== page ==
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Surface-enhanced Raman spectroscopy (SERS) has made significant progress in recent years (1), and its application to biomedical studies is of particular interest. Colin Campbell of the University of Edinburgh is taking the biomedical application of SERS to a new level by using the technique to make spatially resolved measurements in live three-dimensional (3D) cell cultures to determine the response to drugs during drug discovery operations. For this work, Campbell received a FACSS Innovation Award at the SciX 2015 conference last October. This interview is part of the Spectroscopy¬–SciX interview series.
Surface-enhanced Raman spectroscopy (SERS) has made significant progress in recent years (1), and its application to biomedical studies is of particular interest. Colin Campbell of the University of Edinburgh is taking the biomedical application of SERS to a new level by using the technique to make spatially resolved measurements in live three-dimensional (3D) cell cultures to determine the response to drugs during drug discovery operations. For this work, Campbell received a FACSS Innovation Award at the SciX 2015 conference last October. This interview is part of the Spectroscopy–SciX interview series.
An important aspect of your work using SERS in drug discovery is that you are measuring cell response within 3D cell structures. Can you explain how that is different from methods commonly used today? How representative are the metabolic processes in those 3D structures-which are grown in the lab-compared to metabolic processes that occur in living tissue, such as in the human body?
Three-dimensional cell culture is important because the microenvironment of the cells is more like real tissue than two-dimensional (2D) cell culture. The microenvironment plays an important role in defining the phenotype (for example, metabolism) of the cells and as a result 3D culture is becoming more widely used in research. While 3D culture is not exactly the same as in vivo, it could provide a useful model intermediate between 2D and in vivo. For us, it’s exciting to be studying a challenging biological system where our chemistry could make a difference.
Your method involves the use of SERS nanosensors, which are incorporated into the 3D structures. Can you briefly describe the nanosensors?
Our nanosensors are gold nanoparticles coated in reporter molecules that change their structure in response to changes in their environment (pH and redox potential). The gold nanoparticles allow us to measure surface-enhanced Raman spectra of the reporters and thus the spectra that we measure give useful information on the pH and redox potential of the cells. The pH and redox potential can give us information about the type of metabolic pathway that the cells are using and thus we can get metabolic information in real-time.
After the nanostructures are taken up by the cells, how do you know where a nanosensor is at any given moment?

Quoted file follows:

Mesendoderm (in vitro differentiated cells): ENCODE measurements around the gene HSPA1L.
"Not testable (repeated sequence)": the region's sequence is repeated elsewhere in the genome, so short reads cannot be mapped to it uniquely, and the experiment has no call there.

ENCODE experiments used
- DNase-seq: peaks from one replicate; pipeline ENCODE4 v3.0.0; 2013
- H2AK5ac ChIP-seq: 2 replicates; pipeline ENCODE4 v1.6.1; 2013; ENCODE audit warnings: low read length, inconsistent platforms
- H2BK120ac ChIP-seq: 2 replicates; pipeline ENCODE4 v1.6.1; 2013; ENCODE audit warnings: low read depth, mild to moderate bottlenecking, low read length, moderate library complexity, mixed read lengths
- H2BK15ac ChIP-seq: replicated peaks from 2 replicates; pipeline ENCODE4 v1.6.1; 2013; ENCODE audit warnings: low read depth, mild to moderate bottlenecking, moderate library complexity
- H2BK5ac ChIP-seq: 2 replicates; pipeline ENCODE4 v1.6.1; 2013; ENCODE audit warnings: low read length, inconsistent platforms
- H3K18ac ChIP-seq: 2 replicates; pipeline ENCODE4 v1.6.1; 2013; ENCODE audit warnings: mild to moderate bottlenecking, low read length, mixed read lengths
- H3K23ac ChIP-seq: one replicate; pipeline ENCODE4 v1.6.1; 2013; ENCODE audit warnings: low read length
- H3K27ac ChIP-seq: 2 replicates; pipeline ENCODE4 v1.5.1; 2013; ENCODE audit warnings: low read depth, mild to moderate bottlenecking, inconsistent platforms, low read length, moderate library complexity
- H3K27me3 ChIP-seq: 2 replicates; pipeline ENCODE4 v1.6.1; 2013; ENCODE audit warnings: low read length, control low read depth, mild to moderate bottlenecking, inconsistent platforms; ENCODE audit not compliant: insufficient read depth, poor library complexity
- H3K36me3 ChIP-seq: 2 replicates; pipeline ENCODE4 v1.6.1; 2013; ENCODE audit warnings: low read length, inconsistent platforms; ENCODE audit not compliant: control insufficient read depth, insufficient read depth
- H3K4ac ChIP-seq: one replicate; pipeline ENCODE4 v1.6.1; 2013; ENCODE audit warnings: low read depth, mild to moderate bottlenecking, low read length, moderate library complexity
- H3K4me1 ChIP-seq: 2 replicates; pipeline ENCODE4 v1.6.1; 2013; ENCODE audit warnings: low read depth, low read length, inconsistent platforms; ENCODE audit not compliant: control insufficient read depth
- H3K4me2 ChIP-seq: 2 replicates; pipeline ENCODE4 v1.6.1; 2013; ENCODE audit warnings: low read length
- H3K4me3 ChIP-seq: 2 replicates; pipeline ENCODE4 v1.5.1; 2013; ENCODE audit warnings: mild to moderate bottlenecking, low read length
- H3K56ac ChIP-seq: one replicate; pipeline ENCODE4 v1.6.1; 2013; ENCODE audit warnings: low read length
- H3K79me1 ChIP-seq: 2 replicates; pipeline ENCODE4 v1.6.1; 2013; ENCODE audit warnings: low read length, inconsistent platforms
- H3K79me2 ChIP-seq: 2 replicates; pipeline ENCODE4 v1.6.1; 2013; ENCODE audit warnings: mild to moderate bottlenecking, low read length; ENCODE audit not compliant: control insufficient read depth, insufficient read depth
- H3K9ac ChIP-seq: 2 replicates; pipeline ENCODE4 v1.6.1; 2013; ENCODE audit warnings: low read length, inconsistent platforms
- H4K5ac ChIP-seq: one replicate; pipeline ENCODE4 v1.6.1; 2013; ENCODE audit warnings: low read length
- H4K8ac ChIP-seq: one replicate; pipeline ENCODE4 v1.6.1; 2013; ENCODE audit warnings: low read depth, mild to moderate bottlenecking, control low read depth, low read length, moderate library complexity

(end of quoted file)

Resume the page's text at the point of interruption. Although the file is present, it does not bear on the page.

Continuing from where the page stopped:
We can make a Raman map of a cell and find the exact location of the nanosensor. This involves measuring multiple Raman spectra across the cell and making an image based on the Raman spectra.
What are you currently using this technique to investigate?
We’re looking at the response of cells in 3D culture to perturbations such as treatment with drugs. We are seeing some of the interesting metabolic properties that we expect from 3D cultures and hope to see differences between different types of treatment.
How do those results compare to what one sees using current techniques?
Currently there is no other way to make these particular measurements in 3D culture so it’s difficult to compare. I think it’s a great strength of our technique that it gives us information that isn’t accessible otherwise. It also makes for a lot of exciting challenges for my students and me.
What other metabolic processes would be amenable to measurement using this technique?
We’re using our nanosensors to investigate a range of interesting phenomena, such as how oxygen availability controls the metabolic pathway used. Ultimately, we’d really like to get a better understanding of how oxygen availability and its impact on metabolism are important in the pathology and treatment of diseases like cancer.
Do the nanosensors affect the viability of the cells, or otherwise affect the metabolic activities they are measuring?
That’s an important question and we have spent a lot of time ensuring that the nanosensors don’t have an impact on viability, cell death, or cell metabolism.
What are your next steps in this work?
In the near future we hope to work with a major pharmaceutical company to investigate the use of our technology in their drug discovery process.
(1) F. Adar, Spectroscopy30 (11), 14–19 (2015). http://www.spectroscopyonline.com/sers-update-progress-made
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